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Caching an ASP.Net page October 6, 2010

Posted by fofo in asp.net, VB 2005, VB 2008, VB 9.0, Visual Basic 10.0, Visual Studio 2005, Visual Studio 2008, Visual Studio 2010, VS 2010.
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The issue of “caching” keeps coming up in my asp.net seminars so I though it would be a good idea to write a post. I know it is a well documented feature and widely used but I really believe most people will be able to use this rather simple example and understand the concepts behind caching.

You can use any of the versions of Visual studio (VS 2005,VS2008,VS2010 express editions work fine).

I will use VS 2010 Ultimate edition and VB.net as the .Net language of choice.

1) Create an Asp.net web site and name it as you want.

2) In the default.aspx page add a new paragraph or header with content of your choice.In my case i have added something like this

<h2>Caching is really useful!!!!</h2>

3) Let’s think simple at first. We do want to cache the entire page (default.aspx)

Just below the Page directive ( top of the page ) you add the following bit of code:

<%@ OutputCache Duration="20" VaryByParam="none" %>

We do cache the page for 20 seconds. That is determined by the Duration Attribute.

4) Save your work and run your application. The first time we see the output of the asp.net page, this is served directly from the asp.net engine.

If you hit refresh for a period for less than 20 seconds the page is served from the Cache.

5) Let’s see a more complex scenario involving query strings and how we can make a decision on whether to cache the page or not based on the value of the query string. Add a new label control to the .aspx page

 <asp:Label ID="mylabel" runat="server"></asp:Label>

In the Page_Load event handler routine add the code

If (Not Request("id") Is Nothing) Then 
mylabel.Text = " The query string value is " + Request("id").ToString()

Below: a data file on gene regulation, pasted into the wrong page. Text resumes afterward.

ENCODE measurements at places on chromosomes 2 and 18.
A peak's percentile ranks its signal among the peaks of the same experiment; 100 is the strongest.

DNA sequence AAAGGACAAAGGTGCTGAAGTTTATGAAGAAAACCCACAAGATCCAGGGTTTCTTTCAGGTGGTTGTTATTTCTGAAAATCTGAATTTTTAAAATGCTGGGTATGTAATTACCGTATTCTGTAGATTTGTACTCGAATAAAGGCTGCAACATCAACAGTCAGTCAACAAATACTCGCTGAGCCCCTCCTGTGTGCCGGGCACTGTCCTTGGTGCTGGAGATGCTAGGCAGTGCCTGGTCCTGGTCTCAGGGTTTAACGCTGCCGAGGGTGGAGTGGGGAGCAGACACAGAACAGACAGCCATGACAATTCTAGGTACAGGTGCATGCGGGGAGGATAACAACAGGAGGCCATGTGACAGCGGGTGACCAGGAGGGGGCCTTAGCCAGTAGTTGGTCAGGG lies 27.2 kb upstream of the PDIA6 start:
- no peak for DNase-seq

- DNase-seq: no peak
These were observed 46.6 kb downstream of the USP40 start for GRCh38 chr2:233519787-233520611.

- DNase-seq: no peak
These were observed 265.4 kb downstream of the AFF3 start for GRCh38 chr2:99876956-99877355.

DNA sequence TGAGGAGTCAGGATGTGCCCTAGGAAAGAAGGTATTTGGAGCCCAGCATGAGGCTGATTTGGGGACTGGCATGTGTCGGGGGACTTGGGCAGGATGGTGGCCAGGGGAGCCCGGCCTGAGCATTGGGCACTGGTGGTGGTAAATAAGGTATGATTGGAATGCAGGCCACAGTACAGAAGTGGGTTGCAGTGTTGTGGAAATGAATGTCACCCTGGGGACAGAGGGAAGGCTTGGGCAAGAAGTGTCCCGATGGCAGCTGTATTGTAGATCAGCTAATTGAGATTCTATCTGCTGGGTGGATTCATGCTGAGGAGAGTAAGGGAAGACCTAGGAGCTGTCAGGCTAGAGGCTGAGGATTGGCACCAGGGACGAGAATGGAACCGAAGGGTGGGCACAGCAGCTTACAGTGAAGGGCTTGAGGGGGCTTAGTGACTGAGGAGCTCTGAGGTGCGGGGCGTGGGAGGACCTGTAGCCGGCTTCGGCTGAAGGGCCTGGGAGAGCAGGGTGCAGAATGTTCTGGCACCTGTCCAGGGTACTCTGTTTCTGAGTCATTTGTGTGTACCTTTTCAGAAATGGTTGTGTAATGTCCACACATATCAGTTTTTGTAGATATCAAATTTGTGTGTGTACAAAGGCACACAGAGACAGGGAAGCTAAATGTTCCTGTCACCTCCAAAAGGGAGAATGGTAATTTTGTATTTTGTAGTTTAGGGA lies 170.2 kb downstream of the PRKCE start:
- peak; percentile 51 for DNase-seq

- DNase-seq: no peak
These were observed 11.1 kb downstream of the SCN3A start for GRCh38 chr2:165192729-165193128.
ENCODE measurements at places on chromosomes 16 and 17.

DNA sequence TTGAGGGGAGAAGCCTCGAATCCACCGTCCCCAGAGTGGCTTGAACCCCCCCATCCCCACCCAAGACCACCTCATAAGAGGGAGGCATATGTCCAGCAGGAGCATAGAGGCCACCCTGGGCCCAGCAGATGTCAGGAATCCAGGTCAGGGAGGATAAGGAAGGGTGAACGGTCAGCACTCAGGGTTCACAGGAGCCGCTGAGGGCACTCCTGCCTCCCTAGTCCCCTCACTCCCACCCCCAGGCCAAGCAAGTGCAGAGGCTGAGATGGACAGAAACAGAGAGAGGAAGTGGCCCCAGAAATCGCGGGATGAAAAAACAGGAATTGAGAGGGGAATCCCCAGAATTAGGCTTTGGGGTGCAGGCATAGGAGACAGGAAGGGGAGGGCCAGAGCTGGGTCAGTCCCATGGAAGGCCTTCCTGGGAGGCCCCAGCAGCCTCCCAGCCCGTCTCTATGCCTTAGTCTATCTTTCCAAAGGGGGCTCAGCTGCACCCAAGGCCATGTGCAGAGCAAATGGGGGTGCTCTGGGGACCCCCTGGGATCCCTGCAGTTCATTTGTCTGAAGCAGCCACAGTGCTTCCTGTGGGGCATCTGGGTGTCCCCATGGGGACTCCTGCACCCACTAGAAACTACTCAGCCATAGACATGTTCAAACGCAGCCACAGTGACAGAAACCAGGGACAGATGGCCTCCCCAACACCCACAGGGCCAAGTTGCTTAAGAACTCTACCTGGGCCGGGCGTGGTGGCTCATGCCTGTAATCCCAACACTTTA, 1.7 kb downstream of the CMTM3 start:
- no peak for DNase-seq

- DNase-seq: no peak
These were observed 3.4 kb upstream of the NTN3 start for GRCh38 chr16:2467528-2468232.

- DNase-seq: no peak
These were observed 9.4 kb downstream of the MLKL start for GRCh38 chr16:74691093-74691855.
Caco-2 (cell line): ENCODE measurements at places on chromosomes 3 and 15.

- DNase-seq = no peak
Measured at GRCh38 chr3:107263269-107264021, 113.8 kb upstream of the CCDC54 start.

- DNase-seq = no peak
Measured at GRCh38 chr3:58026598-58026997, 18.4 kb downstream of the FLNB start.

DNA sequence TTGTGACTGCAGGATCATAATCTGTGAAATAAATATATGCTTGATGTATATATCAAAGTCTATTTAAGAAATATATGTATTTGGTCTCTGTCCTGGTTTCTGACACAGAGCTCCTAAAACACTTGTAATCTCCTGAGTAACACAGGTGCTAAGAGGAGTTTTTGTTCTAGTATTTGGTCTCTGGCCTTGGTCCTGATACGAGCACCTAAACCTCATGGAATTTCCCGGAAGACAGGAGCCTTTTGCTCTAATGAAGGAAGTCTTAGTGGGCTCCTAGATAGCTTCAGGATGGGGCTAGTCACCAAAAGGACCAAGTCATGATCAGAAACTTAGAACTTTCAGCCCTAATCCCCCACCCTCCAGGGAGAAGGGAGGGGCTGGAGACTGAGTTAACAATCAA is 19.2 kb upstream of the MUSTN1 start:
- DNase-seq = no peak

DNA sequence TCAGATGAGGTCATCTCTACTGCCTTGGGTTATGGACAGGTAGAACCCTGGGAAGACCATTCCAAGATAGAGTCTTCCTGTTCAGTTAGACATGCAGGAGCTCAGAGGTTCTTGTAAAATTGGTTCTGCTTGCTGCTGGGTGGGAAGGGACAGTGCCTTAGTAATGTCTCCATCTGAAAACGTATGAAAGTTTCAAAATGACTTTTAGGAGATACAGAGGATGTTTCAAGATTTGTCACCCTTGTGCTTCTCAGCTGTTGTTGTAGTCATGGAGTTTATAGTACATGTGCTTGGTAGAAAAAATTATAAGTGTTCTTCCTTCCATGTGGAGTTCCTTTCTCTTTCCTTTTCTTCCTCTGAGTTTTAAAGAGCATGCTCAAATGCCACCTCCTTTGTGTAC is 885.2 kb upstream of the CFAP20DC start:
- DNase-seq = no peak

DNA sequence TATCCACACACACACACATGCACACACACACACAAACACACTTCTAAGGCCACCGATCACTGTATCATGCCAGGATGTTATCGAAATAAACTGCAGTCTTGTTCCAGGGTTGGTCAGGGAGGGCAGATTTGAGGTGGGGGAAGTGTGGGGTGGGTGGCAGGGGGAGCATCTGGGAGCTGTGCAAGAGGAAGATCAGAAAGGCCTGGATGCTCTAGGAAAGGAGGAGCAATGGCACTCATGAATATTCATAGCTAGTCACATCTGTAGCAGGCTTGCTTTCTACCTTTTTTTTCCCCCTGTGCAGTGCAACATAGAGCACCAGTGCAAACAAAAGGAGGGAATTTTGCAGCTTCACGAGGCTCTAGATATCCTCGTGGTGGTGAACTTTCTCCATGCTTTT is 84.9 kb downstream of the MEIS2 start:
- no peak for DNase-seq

End If

6) Change the OutputCache directive to

 <%@ OutputCache Duration="20" VaryByParam="id" %>

7) Run your application and type in the url address bar http://localhost:6141/caching/Default.aspx?id=5. See the results. If you hit refresh right away the page is refreshed from the cache and it is not reloaded.

If you type this http://localhost:6141/caching/Default.aspx?id=6 ( within the 20 seconds period ) it senses that the id has changed now and it re-renders the page. It also sets a new caching period of 20 seconds.

8) What is really interesting to bear in mind ( and not many people know ) is that you can have different caching settings depending on the client’s browser.The first step is to change the OutputCache directive to this

<%@ OutputCache Duration="20" VaryByParam="id" VaryByCustom="browser" %>

9) Basically we say “Continue to cache the page as long as the clients use the same browser”. So if you have 3 people in a row that have IE8 hitting your page, will all get the same cached version of the page.

If someone hits our page with Firefox or Chrome, they will a brand new rendered page. At this time it will be created a 20 seconds cache window period specific for each browser.This functionality is built into the caching module, and will insert separate cached versions of the page for each browser name and major version.

10) Now if we need to apply the caching techniques we just learnt in all pages of our asp.net application we will have to make a few modifications in the web.config file.We will add something that is called “Cache Profiles”

Just below the <system.web> add this snippet

 <caching>
      <outputCacheSettings>
        <outputCacheProfiles>
          <add name="basic" 
               duration="20" 
               varyByParam="id" 
               varyByCustom="browser"
               />

        </outputCacheProfiles>

      </outputCacheSettings>

    </caching>

So we have created a new profile that is called “basic”. Now let’s apply this cache profile to one or more pages in our website.

So we switch back to our default.aspx page and in the OutputCache directive, type

 <%@ OutputCache CacheProfile="basic" %>

Run your application again and you will see that we do have the same caching effects.

Obviously you can create different cache profiles and apply them to various pages.

I will have more posts on caching shortly.

Hope it helps!!!

Comments»

1. wes - February 3, 2011

nice post. looking forward for more post on caching as you promised to post shortly :) just some food for thoughts, why don’t you throw some light on distributed caching? distributed caching has become very popular now a days as it really boost up the performance of your app. here are some of the leading distributed aching solutions.

NCache: http://www.alachisoft.com/ncache/index.html
Appfabric: http://www.microsoft.com/windowsazure/appfabric/overview/default.aspx


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